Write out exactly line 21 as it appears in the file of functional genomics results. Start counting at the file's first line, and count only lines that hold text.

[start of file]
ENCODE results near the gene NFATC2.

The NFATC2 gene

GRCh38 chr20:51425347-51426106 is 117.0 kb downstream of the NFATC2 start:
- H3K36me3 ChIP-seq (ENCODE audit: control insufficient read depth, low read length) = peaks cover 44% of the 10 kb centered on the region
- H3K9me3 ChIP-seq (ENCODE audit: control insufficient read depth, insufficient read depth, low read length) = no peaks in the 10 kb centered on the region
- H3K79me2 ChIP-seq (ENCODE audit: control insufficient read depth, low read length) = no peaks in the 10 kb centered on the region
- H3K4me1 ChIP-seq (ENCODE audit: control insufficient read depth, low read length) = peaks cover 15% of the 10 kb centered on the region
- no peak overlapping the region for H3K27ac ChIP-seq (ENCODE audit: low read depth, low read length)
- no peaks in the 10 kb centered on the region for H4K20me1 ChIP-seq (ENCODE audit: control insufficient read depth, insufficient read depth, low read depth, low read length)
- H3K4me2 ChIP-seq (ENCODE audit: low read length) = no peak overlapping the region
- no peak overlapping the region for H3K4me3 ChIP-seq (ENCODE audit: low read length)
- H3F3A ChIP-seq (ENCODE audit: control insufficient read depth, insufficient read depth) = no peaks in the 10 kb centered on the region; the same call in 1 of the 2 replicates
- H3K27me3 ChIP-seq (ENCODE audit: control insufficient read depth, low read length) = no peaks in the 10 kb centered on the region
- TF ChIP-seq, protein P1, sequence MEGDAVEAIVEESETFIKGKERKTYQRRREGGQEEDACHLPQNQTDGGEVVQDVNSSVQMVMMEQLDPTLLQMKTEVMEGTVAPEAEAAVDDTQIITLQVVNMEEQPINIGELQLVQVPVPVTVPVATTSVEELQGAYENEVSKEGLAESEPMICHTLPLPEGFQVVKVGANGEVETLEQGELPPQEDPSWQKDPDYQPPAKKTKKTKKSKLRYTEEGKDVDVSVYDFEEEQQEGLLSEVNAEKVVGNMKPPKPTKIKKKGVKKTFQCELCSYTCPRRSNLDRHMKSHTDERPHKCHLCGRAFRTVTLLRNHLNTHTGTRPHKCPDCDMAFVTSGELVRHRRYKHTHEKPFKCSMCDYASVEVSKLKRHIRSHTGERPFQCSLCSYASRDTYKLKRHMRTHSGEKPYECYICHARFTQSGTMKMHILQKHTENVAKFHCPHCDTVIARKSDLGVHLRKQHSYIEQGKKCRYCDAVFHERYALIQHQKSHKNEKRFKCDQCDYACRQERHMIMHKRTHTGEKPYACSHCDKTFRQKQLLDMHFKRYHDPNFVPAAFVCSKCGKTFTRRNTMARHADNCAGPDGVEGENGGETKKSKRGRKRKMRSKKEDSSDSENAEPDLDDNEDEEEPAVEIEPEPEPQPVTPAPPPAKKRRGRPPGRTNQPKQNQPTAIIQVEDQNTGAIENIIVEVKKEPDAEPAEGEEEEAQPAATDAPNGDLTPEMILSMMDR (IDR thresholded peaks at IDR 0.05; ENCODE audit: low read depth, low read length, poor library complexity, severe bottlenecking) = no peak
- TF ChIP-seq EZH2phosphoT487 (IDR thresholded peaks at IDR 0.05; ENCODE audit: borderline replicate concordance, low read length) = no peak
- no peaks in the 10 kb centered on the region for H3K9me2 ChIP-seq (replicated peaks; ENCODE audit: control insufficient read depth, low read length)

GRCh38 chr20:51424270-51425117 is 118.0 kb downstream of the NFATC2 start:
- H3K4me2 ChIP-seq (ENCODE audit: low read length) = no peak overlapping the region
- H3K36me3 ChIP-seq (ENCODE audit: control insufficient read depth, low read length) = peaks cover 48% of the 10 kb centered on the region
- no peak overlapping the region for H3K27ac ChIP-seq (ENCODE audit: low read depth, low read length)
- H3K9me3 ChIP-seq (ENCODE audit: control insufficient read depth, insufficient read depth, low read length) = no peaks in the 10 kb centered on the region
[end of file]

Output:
- H3K9me3 ChIP-seq (ENCODE audit: control insufficient read depth, insufficient read depth, low read length) = no peaks in the 10 kb centered on the region